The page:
Printed from https://www.writing.com/main/view_item/item_id/1904530-The-Warning-Call
Rated: E · Other · Mystery · #1904530
The caller warns the professor about the algorithm he's about to finish tonight.
he clock on the wall striked 3'O Clock, and the professor was still awake. He had to figure it out. The algorithm had to be simple, fast, easy to process, yet secure enough that nobody could throw up millions of possible passwords and crack it up. He could be inspired from the DES, or the AES, or intuitive RSA. Over a hundred pages of handwritten notes submitted by his student Arnav lie scattered on the table. There were thirteen variations of the algorithm that Arnav had suggested. But which one was foolproof?

He'd stare at one page, and then another, and then come back to the first one. Write some comments on them and scribble over them so much that what was originally written would be barely visible. Just then his phone rang.

Professor knew that it was him again. The caller had never told his identity. Everytime his call would seem to be coming up from a new number.

Just as the professor presses Accept button, the voice came.
"Good morning Professor. Seems your researchers are doing the job pretty well. Should I assume that the black box you are about to build can't be broken?"
A pause followed. The professor wasn't sure of how to respond. He could hang the call up. He could shout at the caller. Or he could just give a reply. But he chose to stay silent.

"So, here's the update for you. All those algorithms you have on your papers right now are already out. Their teams of mathematicians are already set out to find out the backdoors. So, what do you say now?"

"How do you know that? Why should I believe?"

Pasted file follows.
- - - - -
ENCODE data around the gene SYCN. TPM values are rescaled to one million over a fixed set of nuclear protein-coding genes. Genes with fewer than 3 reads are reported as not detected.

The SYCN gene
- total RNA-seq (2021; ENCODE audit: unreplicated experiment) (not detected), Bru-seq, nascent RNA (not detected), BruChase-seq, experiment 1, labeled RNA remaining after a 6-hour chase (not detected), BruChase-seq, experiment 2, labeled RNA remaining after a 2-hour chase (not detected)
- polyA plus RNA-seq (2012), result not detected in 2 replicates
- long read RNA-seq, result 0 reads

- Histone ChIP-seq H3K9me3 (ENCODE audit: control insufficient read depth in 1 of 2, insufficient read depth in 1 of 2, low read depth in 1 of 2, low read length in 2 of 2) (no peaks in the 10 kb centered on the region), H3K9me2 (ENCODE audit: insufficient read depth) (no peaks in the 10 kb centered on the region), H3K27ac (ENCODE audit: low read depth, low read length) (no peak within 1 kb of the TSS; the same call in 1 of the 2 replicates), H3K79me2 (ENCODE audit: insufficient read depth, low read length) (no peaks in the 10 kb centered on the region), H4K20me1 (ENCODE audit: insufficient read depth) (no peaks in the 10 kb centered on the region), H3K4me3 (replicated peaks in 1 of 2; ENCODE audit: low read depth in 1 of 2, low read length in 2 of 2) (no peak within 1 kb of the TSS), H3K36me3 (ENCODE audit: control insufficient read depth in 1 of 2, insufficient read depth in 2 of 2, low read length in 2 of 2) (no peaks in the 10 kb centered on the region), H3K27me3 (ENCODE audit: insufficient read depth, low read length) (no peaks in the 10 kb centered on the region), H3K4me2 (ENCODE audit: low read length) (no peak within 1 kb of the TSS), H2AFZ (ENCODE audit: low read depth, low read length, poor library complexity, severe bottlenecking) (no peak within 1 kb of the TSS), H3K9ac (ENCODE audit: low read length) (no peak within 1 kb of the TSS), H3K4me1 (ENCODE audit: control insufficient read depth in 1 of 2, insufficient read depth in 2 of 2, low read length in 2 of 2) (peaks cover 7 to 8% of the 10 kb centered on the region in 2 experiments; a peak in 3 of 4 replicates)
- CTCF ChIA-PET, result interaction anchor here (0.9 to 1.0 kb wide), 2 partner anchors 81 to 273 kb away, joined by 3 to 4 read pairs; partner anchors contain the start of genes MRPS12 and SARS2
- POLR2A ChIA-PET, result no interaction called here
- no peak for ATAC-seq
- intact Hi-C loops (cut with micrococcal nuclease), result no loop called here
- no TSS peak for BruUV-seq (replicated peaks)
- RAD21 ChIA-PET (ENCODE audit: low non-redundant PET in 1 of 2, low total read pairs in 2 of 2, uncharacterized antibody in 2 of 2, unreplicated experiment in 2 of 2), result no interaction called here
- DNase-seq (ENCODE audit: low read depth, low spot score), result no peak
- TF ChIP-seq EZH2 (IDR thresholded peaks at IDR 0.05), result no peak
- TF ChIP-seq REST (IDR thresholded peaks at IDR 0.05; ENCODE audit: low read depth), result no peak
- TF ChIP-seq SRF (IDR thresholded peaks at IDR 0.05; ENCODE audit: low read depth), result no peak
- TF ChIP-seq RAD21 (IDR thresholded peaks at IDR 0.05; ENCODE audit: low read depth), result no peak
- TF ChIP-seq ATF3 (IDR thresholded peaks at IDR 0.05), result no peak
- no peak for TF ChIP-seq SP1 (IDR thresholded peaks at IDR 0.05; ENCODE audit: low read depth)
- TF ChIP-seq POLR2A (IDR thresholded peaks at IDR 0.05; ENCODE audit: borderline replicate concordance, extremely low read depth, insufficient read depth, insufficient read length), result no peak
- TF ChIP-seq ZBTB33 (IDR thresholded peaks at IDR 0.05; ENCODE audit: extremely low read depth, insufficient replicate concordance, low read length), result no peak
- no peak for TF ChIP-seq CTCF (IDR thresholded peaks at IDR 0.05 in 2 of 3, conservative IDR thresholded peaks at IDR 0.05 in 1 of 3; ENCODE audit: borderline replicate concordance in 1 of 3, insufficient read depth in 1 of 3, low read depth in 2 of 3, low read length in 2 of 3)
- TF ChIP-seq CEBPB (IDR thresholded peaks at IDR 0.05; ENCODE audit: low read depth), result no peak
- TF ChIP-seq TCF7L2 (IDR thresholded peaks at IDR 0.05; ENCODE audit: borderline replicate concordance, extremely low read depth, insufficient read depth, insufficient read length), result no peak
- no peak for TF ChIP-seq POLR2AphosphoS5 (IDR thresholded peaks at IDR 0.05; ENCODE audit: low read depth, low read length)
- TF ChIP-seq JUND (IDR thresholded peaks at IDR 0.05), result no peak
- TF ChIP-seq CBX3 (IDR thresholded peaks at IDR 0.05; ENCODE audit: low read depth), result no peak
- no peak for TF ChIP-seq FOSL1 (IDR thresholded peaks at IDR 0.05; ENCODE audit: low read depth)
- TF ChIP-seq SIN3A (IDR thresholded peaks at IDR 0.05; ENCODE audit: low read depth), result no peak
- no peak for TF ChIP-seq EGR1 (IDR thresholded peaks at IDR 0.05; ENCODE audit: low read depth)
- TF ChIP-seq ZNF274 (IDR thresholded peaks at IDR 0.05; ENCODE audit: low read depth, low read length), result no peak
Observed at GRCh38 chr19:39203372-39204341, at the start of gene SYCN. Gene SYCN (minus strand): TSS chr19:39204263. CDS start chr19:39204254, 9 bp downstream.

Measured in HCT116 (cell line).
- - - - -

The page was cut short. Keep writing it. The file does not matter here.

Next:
"It's entirely your wish. You may choose not to believe. If not now, maybe you'll believe me after a year or so when any of military's secret messages are leaked, or a political correspondence is traced. No one will come out to look for me then. You are the one."
"But how do know all that?"
"Don't think I'd answer this. Just know that I know everything."
"What do you want from me?"
"See professor, I just want to help you. Nothing more"
"What do you want me to do?"
"I know you won't do what I tell you to. Just give some time and don't accept any algorithm you've with you right now."
"But why?"
"I don't believe who gave you such an important project with so much worth. When will you understand? The day when your nation's enemies blow up a building or something?"
Pause again. Professor new knew that this caller was not just a pun-maker.
The caller continued, "Just give yourself some time. Freshen your mind up and then think. That's what I wan't you to do."
"See, I don't want these games anymore"
"Again! Okay, do as you wish. But I will have my god-eye on everything."

The call was over. All professor now heard were the long beeps on the phone. His weary and frightened eyes were staring at the clock. Every second seemed to be as long as a minute. This was the biggest project the professor ever had. However it came with a poor leverage.

A small mistake, and it would create havoc. There were five research assistants working under him, spending day and night to create an encryption algorithm that will be used to secure all the data and the transmission at the government offices. Everything from military movements to secret messages would be secured by it. The new protocol that was under development by the coordination of the Defense Research Organization and four premier technology research institutes would take one more year to be complete. A system of four satellites, hundreds of relay terminals and millions of copper and fiber optic cables would be redefined. A powerful cluster of computers would be set up that will store all kind of data that belong to the government, or could be in any manner, be called as classified. And when this data would be sent between any two points, it will be secured by the algorithm that professor was working on.

Arnav was about to sleep. He finished the chapter of "Ice and Fire" he was reading and tossed it over to the table. He had got four hours to sleep and then return back to the lab he worked in. He expected the professor to appreciate his work of past four months, point to a few small modifications and then he'd be free. His mind is wandering from the Seven Kingdoms to the mathematical algorithms, and within minutes, he was asleep.
© Copyright 2012 Aditya Joshi (adityajoshi5 at Writing.Com). All rights reserved.
Writing.Com, its affiliates and syndicates have been granted non-exclusive rights to display this work.
Printed from https://www.writing.com/main/view_item/item_id/1904530-The-Warning-Call